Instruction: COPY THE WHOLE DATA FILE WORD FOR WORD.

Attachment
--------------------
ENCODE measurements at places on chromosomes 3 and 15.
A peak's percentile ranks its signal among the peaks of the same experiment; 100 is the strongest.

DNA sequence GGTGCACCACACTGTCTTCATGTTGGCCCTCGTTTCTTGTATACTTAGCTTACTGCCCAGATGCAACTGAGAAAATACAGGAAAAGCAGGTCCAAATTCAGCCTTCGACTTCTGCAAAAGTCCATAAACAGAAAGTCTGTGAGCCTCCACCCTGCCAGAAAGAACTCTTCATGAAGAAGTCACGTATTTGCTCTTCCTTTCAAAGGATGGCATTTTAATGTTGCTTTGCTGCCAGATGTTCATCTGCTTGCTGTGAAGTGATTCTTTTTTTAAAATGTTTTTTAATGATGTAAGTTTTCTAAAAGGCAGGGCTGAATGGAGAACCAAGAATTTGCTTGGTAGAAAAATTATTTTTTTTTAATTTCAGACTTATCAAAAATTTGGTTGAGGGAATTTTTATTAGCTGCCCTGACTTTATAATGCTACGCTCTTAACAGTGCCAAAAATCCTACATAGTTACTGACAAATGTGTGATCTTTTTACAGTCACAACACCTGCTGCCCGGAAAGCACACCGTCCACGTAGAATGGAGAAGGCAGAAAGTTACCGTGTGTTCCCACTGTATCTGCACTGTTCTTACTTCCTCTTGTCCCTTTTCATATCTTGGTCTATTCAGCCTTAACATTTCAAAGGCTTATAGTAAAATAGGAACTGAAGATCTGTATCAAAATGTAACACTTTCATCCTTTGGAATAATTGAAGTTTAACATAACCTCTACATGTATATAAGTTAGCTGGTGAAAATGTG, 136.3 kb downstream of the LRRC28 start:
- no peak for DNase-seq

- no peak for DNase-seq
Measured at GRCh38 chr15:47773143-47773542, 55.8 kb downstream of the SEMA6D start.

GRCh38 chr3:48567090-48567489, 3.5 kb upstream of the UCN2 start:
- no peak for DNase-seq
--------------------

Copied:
ENCODE measurements at places on chromosomes 3 and 15.
A peak's percentile ranks its signal among the peaks of the same experiment; 100 is the strongest.

DNA sequence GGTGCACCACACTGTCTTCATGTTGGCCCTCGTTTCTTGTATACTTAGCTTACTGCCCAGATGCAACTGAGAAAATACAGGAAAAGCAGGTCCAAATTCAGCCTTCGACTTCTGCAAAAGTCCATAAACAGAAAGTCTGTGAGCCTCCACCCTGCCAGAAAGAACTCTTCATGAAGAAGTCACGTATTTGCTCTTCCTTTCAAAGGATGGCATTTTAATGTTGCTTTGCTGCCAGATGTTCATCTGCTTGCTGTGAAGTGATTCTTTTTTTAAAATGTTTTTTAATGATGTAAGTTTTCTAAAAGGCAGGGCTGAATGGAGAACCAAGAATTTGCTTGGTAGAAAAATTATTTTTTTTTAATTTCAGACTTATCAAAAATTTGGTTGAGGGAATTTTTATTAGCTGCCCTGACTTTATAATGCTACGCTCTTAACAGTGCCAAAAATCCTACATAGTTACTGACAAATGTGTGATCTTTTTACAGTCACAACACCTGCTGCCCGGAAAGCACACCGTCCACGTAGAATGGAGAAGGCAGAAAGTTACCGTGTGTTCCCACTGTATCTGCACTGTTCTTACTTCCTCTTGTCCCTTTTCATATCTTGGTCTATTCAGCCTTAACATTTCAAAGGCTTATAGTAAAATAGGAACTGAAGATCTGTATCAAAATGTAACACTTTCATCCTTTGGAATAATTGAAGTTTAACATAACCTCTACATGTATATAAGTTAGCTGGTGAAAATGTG, 136.3 kb downstream of the LRRC28 start:
- no peak for DNase-seq

- no peak for DNase-seq
Measured at GRCh38 chr15:47773143-47773542, 55.8 kb downstream of the SEMA6D start.

GRCh38 chr3:48567090-48567489, 3.5 kb upstream of the UCN2 start:
- no peak for DNase-seq